Funny you choose that analogy. Pretty much everyone who wants to already knows how to crack the locks of any car and drive away with it. It's a good thing we know about that so we can make sure to be insured and take precautions.
You know, it's possible to disclose that a vulnerability exists without disclosing how to exploit it. The letter from the lawyer also states that the firm is interested in discussing this further but was rebuffed by the "researcher". How are they supposed to know if the exploit is real or not if the "researcher" in question refuses to disclose the PoC to their lawyer. I'm pretty certain that a single phone call resolved the "are you working on their behalf" question. At that point (verification) he should have simply given the vendor the PoC and a few more days before putting people at risk.
Had the vendor shown any actual interest in addressing the issue rather than burying it, they probably could have gotten an extension. Instead, they chose to squash any inclination to good will by prattling on with vague DMCA threats.
If the nature of the attack isn't released in detail, how does anyone learn from the mistake? As for the details, what good does it do to tell the lawyers? Might as well tell the mailroom guy. If they were serious about learning from their mistake, they would want him to discuss it with an engineer. Perhaps if the disclosure is public, one of the engineers might hear about it in a coherent enough form to actually fix something.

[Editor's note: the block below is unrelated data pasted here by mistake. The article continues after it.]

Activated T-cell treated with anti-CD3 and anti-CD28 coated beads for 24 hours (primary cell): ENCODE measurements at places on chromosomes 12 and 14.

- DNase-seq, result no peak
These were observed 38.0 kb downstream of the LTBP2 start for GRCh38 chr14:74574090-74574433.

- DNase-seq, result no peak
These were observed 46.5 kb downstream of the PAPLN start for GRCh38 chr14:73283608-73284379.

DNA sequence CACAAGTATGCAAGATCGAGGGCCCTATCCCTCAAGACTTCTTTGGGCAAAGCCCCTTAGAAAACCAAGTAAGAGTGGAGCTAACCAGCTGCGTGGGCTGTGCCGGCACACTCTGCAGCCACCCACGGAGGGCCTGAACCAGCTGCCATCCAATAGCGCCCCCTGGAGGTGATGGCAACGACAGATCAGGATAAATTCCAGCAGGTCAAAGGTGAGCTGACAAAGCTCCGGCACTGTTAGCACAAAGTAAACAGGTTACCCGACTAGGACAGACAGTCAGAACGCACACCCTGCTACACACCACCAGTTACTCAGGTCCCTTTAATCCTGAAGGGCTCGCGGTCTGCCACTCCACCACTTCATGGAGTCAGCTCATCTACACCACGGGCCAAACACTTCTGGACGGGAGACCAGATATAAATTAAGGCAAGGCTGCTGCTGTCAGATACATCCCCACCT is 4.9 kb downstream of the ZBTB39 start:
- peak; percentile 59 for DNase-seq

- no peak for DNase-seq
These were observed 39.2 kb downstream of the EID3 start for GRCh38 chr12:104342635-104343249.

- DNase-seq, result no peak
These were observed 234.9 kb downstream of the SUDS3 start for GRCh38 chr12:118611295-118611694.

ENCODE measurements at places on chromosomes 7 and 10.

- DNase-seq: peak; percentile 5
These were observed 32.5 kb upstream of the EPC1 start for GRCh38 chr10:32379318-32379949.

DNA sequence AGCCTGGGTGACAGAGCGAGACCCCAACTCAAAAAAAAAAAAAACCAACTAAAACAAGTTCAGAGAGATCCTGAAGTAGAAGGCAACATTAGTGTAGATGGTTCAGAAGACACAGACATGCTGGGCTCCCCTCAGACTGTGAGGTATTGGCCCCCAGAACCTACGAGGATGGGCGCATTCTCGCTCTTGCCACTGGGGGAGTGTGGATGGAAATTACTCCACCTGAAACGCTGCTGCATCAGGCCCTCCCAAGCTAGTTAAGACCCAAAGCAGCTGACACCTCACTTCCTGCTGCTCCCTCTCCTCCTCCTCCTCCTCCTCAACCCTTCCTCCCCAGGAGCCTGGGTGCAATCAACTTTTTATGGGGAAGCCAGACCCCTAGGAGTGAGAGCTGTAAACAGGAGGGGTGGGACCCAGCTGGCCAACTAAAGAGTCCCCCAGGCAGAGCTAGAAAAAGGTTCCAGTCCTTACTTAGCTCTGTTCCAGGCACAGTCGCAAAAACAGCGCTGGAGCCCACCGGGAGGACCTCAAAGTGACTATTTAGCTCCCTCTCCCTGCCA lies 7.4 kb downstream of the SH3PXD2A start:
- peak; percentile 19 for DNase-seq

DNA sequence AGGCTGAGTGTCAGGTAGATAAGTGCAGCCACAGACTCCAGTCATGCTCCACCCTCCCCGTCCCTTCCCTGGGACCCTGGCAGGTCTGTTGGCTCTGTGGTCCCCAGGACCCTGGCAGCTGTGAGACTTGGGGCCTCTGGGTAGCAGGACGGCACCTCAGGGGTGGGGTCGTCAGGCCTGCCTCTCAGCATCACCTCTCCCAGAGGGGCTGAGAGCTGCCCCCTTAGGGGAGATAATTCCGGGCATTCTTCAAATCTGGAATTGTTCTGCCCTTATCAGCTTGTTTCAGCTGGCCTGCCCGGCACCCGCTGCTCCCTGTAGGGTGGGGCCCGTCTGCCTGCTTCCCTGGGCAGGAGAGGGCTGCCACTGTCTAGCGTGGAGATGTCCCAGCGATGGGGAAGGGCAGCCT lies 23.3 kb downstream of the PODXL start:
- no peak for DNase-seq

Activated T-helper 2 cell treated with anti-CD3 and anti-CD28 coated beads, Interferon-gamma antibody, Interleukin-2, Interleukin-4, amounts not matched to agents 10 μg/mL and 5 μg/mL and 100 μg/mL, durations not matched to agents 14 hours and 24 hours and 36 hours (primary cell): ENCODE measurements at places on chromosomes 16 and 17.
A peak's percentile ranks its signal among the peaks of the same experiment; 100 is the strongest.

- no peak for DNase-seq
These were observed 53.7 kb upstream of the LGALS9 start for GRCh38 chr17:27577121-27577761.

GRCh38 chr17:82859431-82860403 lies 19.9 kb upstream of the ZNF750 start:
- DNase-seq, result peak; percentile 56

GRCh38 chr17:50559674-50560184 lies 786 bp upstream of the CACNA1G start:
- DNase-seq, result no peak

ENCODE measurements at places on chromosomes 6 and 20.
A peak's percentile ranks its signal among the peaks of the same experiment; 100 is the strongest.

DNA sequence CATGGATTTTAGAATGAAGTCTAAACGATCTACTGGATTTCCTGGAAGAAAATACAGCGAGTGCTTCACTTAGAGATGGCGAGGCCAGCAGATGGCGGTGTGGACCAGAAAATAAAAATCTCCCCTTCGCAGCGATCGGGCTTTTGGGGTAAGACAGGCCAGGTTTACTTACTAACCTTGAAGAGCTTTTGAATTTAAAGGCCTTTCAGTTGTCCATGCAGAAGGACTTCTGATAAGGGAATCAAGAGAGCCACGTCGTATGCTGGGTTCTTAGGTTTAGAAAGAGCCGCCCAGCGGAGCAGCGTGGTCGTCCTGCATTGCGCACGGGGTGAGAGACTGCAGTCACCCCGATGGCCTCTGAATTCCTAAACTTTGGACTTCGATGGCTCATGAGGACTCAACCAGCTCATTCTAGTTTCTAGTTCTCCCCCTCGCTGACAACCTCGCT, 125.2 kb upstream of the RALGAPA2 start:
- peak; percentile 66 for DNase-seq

They made specific claims about their security product that have been determined to be untrue, what's your solution? Let them keep selling weak security to high security facilities?
Amusingly, fortnight is a well defined term still in reasonably common use in many English speaking countries. There is no ambiguity.
I suppose that's an apt analogy since the judge wrote the ruling in contemporary English as well with an equal lack of ambiguity.
Considering the number of archaic words one finds in some legal documents, you might be hard-pressed to notice that your contract was re-written into Ye Olde English.
Some believe that if the shaman curses them and points at them with a particular bone representing his power, they will die.
Sure enough, if the shaman does exactly that, *they* will die. So, is it true then? At least in some sense it seems to be.
A $100 bill is a piece of paper with printing on it. It carries very little intrinsic value. Among those who *BELIEVE* it has value, you can offer it in exchange for goods and services. It is true in the same sense as the shaman's curse.
I'll bet I couldn't get you to put in hours of hard work in exchange for an animal's tail, but in some places you'll get a lot more for it than you will for that $100.
I think the answer is in there somewhere. At one time, the answer to your question was YES! 1000 times YES! Those two lines make the difference between the program fitting in memory and completing by the deadline and failure. At that time, the bar to successful programming was much higher than now. There may have been merely average programmers but their programs didn't fit into RAM. Besides that, the machines were very expensive and so was runtime on them. Much too expensive to burn on a merely average program.